Ben-Meir said that with a few exceptions, such as the U.S. pressure on Israel after the 1956 Suez Crisis, America’s support for Israel has been steadfast. A former Knesset member, Ben-Meir said that as a friend and ally, America’s voice should be listened to, even if sometimes there are disagreements.

Such disagreements occurred for example in 1967, when Israel was pressured by the United States not to attack first, just as it was prior to the Yom Kippur War. In Lebanon, American pressure pushed the IDF back, leading to the current reality in which Israel remains under threat from Iran’s terror proxy Hezbollah.

As for Hezbollah, Ben- Meir believes it is not in Israel’s best interest to strike first, saying Israel “has nothing to gain from a war with Hezbollah.” This said, he believes that if the IDF came to the conclusion that a preemptive strike on Hezbollah, or any other military action, was an “essential national security action,” then it would follow through irrespective of American or international pushback.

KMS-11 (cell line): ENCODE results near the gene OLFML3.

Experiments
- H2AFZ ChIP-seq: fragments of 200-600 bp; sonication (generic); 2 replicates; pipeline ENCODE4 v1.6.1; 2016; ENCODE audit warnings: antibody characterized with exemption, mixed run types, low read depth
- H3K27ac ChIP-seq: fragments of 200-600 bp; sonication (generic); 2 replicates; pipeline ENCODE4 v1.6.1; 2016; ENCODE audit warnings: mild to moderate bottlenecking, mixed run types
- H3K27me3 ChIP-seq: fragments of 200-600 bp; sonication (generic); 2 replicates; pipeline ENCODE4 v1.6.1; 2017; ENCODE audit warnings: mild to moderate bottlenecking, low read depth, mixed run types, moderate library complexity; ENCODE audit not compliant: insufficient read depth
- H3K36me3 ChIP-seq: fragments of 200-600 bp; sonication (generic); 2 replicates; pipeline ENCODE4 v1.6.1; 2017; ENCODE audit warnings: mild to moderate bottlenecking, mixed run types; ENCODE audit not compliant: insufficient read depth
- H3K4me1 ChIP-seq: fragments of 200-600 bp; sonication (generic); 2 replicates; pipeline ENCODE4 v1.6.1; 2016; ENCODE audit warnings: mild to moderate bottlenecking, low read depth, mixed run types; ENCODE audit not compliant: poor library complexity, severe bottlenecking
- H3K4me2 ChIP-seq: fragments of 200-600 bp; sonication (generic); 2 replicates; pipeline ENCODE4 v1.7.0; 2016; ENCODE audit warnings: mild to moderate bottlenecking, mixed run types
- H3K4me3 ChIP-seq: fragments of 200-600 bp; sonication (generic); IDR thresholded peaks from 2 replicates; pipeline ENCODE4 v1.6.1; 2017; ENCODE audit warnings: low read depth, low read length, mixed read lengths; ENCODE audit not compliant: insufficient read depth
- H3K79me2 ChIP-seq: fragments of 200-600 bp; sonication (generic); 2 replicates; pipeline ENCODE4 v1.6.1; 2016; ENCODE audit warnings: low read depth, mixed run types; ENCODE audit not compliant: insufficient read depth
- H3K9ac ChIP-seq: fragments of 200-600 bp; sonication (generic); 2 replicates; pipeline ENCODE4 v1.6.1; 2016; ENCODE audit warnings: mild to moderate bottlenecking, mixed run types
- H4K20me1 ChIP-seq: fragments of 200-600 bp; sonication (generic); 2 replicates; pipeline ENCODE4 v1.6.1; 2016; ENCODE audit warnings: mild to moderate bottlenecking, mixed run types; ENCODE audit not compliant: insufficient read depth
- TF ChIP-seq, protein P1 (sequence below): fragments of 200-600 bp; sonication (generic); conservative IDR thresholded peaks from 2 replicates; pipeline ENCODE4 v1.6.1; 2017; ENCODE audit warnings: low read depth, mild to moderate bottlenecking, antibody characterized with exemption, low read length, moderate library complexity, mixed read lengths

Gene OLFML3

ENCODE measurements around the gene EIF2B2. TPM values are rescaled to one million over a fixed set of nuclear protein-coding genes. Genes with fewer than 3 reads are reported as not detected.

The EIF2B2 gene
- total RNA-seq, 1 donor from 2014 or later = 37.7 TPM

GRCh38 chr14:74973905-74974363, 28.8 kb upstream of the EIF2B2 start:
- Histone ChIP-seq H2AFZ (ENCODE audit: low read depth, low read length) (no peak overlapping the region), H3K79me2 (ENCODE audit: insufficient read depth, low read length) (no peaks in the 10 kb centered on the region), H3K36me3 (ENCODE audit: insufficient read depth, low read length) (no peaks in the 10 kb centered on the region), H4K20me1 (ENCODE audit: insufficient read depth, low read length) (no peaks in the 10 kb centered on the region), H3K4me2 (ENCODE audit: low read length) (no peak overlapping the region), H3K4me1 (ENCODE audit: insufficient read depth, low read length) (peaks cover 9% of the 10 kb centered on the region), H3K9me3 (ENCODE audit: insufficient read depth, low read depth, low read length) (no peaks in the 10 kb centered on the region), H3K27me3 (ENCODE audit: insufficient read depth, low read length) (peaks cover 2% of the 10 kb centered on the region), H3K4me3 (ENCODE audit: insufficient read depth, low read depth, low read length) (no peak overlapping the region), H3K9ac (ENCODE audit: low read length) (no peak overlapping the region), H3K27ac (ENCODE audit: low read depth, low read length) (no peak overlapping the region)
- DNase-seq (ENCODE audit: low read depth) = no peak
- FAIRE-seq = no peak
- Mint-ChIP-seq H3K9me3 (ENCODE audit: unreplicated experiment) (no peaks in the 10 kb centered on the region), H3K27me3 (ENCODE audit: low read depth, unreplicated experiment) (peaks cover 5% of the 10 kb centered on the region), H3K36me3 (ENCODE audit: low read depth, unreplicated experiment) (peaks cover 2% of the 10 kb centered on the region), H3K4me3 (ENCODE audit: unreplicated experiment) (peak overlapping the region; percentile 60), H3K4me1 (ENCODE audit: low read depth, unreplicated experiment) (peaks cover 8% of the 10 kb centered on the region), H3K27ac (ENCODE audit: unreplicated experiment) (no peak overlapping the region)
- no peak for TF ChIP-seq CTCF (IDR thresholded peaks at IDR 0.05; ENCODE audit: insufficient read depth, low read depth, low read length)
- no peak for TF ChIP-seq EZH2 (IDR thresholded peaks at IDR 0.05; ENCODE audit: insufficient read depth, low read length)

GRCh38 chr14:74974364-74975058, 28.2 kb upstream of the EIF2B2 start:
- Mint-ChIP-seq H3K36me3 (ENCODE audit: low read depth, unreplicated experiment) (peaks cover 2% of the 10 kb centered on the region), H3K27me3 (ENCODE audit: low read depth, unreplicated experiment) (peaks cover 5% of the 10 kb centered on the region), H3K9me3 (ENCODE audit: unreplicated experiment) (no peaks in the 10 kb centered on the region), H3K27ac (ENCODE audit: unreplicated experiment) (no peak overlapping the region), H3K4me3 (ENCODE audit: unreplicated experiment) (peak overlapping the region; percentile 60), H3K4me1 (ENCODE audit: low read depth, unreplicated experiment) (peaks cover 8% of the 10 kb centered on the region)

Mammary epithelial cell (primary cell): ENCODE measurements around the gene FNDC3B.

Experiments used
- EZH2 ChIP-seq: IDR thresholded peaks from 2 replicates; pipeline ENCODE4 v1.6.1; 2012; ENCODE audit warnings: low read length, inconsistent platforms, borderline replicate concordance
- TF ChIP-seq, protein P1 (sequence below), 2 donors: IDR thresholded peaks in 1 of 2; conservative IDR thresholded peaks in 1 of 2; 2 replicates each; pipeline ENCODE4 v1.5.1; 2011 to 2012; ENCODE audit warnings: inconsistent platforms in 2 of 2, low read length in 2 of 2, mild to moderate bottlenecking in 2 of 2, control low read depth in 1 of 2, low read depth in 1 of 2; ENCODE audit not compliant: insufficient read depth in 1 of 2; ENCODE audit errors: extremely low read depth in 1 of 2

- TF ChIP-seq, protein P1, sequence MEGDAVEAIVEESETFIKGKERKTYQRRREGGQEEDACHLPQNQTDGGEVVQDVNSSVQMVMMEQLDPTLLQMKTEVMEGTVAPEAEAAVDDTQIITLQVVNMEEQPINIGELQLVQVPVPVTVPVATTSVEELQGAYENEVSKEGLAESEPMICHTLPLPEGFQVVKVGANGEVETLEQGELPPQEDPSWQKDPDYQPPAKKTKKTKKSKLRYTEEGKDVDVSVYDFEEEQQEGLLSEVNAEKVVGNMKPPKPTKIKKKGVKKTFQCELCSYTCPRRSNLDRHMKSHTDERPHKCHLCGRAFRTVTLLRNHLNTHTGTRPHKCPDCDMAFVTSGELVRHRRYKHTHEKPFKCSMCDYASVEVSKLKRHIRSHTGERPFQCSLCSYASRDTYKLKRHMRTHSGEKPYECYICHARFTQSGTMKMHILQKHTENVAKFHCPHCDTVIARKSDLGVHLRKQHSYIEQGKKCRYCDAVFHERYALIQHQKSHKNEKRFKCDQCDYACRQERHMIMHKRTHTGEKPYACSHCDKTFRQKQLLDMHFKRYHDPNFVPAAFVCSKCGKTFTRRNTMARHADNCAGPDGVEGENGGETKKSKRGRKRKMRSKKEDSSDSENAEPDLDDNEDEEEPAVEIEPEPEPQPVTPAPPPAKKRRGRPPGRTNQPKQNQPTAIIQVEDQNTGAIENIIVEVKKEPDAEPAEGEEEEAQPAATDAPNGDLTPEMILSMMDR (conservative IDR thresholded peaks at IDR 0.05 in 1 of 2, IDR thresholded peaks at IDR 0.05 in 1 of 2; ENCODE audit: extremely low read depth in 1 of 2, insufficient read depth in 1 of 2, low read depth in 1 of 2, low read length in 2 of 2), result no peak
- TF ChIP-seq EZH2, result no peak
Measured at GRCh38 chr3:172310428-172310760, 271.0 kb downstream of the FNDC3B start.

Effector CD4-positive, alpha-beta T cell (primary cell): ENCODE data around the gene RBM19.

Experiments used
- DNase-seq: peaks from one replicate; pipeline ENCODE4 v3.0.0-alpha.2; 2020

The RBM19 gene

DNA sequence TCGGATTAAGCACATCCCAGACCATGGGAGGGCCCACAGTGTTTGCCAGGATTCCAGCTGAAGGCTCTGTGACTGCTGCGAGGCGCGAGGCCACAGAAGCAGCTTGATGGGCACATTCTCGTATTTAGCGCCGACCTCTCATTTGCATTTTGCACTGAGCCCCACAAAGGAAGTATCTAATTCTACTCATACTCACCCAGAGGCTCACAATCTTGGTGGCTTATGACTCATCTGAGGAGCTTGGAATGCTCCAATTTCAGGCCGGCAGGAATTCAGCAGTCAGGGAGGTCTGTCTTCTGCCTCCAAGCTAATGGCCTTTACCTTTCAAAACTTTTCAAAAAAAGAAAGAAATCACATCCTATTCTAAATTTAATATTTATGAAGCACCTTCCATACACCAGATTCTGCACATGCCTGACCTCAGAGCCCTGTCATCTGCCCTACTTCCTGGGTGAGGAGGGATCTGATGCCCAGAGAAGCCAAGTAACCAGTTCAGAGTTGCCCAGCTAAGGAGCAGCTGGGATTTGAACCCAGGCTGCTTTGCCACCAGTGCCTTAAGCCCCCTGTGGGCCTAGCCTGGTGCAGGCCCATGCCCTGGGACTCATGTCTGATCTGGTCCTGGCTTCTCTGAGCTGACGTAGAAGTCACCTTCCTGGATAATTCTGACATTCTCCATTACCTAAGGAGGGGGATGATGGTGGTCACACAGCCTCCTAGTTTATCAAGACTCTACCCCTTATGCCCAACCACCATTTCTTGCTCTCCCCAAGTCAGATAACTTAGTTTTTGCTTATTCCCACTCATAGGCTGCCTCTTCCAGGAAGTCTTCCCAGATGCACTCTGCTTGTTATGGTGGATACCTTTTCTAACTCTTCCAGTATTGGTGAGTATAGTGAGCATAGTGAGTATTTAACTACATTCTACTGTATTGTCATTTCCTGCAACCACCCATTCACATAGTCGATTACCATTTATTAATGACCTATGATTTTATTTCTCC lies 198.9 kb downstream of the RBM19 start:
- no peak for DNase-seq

If such an action was deemed not to be essential, he said, Israel should consult with the United States.

Yonatan Freeman, an expert in international relations at The Hebrew University in Jerusalem, views the pressure as requests, not demands. In general, he sees U.S. global influence, particularly its veto power at the United Nations, as a key factor in why Jerusalem takes Washington’s requests as seriously as it does.

Freeman pointed out that Blinken met with Israel’s war cabinet for nearly eight hours on Monday, noting that it was completely unprecedented for a representative of a foreign government to sit in on serious policy and military deliberations. Freeman believes this is to help with legitimacy for any moves both within the U.S. government and public.

He pushed back on the idea that the two countries agree on everything, stating that disagreements happen constantly behind the scenes, and adding that Jerusalem will ultimately act on its own if it feels that it needs to, pointing to Israel’s destruction of Syria’s nuclear reactor as proof of this.

Nevertheless, it remains true that for better or for worse, Washington’s voice reverberates loudly in Israel, particularly in times of war.